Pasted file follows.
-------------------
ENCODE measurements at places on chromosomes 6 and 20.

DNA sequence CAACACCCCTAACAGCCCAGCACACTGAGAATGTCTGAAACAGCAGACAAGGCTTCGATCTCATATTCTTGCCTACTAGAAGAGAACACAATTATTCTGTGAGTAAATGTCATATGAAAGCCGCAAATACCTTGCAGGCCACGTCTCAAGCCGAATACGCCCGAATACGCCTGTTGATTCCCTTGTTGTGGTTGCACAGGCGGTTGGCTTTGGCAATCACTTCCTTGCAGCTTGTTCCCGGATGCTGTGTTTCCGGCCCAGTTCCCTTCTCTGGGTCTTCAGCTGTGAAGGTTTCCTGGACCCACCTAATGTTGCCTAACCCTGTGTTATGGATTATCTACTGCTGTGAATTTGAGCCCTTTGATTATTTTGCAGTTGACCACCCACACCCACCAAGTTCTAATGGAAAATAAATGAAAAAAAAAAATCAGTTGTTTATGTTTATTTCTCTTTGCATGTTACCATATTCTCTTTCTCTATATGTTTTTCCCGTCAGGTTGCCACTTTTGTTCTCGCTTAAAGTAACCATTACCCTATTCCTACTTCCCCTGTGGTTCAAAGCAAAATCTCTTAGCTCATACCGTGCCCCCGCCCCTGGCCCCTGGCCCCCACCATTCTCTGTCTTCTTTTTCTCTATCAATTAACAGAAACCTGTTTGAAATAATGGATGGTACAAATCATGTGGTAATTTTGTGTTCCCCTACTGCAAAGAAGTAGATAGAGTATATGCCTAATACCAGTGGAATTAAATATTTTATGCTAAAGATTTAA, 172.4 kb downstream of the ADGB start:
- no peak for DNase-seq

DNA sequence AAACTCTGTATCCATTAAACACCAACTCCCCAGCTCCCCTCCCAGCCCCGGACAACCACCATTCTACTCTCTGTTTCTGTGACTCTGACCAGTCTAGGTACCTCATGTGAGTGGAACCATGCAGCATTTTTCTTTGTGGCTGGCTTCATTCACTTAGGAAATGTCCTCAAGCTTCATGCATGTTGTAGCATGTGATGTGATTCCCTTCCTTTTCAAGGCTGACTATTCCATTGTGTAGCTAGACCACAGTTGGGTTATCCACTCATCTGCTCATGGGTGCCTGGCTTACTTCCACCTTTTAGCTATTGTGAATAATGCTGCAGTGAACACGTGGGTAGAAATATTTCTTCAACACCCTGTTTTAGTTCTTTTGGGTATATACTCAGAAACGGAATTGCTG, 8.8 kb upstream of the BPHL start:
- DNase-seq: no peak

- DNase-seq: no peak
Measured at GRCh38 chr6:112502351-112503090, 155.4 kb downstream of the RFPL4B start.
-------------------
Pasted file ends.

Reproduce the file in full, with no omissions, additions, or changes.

ENCODE measurements at places on chromosomes 6 and 20.

DNA sequence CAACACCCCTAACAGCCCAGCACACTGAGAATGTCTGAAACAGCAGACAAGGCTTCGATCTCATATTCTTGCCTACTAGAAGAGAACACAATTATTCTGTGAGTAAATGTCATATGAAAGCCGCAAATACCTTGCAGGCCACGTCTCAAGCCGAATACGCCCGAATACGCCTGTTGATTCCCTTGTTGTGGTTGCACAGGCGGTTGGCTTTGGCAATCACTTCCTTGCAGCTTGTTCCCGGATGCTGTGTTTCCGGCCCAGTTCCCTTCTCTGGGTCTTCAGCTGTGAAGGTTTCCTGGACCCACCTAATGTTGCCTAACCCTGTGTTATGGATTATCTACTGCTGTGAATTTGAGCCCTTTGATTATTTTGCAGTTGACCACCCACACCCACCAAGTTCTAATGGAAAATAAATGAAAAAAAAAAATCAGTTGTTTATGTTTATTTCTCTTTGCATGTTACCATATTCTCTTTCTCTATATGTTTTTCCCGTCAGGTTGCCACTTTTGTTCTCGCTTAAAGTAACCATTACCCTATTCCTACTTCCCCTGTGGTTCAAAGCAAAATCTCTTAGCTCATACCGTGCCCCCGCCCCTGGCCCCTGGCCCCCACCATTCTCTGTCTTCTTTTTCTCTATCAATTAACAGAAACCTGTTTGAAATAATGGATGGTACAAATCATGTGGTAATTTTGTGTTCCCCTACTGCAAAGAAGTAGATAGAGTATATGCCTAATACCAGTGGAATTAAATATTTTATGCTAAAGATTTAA, 172.4 kb downstream of the ADGB start:
- no peak for DNase-seq

DNA sequence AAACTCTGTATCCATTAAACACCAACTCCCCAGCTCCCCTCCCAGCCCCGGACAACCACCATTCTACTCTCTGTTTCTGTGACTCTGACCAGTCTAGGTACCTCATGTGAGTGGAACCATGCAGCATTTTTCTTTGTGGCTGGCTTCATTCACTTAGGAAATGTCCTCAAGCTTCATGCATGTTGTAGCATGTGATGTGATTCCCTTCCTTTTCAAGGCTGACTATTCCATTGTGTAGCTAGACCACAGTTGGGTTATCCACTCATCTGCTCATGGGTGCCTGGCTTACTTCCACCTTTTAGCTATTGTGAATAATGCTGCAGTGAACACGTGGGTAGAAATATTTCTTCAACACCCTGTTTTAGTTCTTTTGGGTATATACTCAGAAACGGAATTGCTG, 8.8 kb upstream of the BPHL start:
- DNase-seq: no peak

- DNase-seq: no peak
Measured at GRCh38 chr6:112502351-112503090, 155.4 kb downstream of the RFPL4B start.